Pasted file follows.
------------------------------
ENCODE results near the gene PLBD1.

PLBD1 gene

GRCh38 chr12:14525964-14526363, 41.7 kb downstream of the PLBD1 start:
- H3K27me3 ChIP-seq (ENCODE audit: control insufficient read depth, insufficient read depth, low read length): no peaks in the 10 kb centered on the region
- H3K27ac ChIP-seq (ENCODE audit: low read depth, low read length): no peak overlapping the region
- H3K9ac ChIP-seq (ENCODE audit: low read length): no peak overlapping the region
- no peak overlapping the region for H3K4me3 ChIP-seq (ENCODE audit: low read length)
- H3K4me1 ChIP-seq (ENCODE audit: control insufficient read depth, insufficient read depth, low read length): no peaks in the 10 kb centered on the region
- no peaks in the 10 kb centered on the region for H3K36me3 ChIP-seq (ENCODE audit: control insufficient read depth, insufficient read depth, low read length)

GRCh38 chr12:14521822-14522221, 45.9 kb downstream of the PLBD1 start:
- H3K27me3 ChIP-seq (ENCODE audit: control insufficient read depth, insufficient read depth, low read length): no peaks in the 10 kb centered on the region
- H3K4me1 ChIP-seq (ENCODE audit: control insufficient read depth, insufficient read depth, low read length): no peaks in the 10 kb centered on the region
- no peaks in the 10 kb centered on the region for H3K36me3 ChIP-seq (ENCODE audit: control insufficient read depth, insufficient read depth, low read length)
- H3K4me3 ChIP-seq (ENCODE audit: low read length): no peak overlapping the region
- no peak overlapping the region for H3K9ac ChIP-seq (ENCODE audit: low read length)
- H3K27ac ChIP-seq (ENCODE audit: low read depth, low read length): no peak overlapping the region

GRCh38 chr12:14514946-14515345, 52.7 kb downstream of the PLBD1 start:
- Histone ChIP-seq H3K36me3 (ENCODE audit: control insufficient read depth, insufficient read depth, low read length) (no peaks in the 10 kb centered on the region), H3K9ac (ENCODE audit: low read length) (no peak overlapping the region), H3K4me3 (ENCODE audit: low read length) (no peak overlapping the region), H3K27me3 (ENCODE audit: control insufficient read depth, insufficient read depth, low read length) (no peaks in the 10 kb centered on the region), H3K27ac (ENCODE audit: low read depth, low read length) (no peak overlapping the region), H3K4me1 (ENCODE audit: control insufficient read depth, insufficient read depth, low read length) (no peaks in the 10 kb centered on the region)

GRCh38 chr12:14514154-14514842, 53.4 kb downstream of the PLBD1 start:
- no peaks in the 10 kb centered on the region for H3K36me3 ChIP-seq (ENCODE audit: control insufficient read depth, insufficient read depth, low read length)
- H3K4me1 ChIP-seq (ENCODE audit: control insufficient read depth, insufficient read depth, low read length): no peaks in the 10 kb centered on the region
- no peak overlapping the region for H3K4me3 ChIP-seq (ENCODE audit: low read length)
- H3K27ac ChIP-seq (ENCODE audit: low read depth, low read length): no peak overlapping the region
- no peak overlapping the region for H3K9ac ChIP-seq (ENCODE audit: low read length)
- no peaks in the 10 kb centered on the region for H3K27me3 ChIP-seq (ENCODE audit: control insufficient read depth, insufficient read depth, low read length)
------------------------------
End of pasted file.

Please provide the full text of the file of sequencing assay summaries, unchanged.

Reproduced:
ENCODE results near the gene PLBD1.

PLBD1 gene

GRCh38 chr12:14525964-14526363, 41.7 kb downstream of the PLBD1 start:
- H3K27me3 ChIP-seq (ENCODE audit: control insufficient read depth, insufficient read depth, low read length): no peaks in the 10 kb centered on the region
- H3K27ac ChIP-seq (ENCODE audit: low read depth, low read length): no peak overlapping the region
- H3K9ac ChIP-seq (ENCODE audit: low read length): no peak overlapping the region
- no peak overlapping the region for H3K4me3 ChIP-seq (ENCODE audit: low read length)
- H3K4me1 ChIP-seq (ENCODE audit: control insufficient read depth, insufficient read depth, low read length): no peaks in the 10 kb centered on the region
- no peaks in the 10 kb centered on the region for H3K36me3 ChIP-seq (ENCODE audit: control insufficient read depth, insufficient read depth, low read length)

GRCh38 chr12:14521822-14522221, 45.9 kb downstream of the PLBD1 start:
- H3K27me3 ChIP-seq (ENCODE audit: control insufficient read depth, insufficient read depth, low read length): no peaks in the 10 kb centered on the region
- H3K4me1 ChIP-seq (ENCODE audit: control insufficient read depth, insufficient read depth, low read length): no peaks in the 10 kb centered on the region
- no peaks in the 10 kb centered on the region for H3K36me3 ChIP-seq (ENCODE audit: control insufficient read depth, insufficient read depth, low read length)
- H3K4me3 ChIP-seq (ENCODE audit: low read length): no peak overlapping the region
- no peak overlapping the region for H3K9ac ChIP-seq (ENCODE audit: low read length)
- H3K27ac ChIP-seq (ENCODE audit: low read depth, low read length): no peak overlapping the region

GRCh38 chr12:14514946-14515345, 52.7 kb downstream of the PLBD1 start:
- Histone ChIP-seq H3K36me3 (ENCODE audit: control insufficient read depth, insufficient read depth, low read length) (no peaks in the 10 kb centered on the region), H3K9ac (ENCODE audit: low read length) (no peak overlapping the region), H3K4me3 (ENCODE audit: low read length) (no peak overlapping the region), H3K27me3 (ENCODE audit: control insufficient read depth, insufficient read depth, low read length) (no peaks in the 10 kb centered on the region), H3K27ac (ENCODE audit: low read depth, low read length) (no peak overlapping the region), H3K4me1 (ENCODE audit: control insufficient read depth, insufficient read depth, low read length) (no peaks in the 10 kb centered on the region)

GRCh38 chr12:14514154-14514842, 53.4 kb downstream of the PLBD1 start:
- no peaks in the 10 kb centered on the region for H3K36me3 ChIP-seq (ENCODE audit: control insufficient read depth, insufficient read depth, low read length)
- H3K4me1 ChIP-seq (ENCODE audit: control insufficient read depth, insufficient read depth, low read length): no peaks in the 10 kb centered on the region
- no peak overlapping the region for H3K4me3 ChIP-seq (ENCODE audit: low read length)
- H3K27ac ChIP-seq (ENCODE audit: low read depth, low read length): no peak overlapping the region
- no peak overlapping the region for H3K9ac ChIP-seq (ENCODE audit: low read length)
- no peaks in the 10 kb centered on the region for H3K27me3 ChIP-seq (ENCODE audit: control insufficient read depth, insufficient read depth, low read length)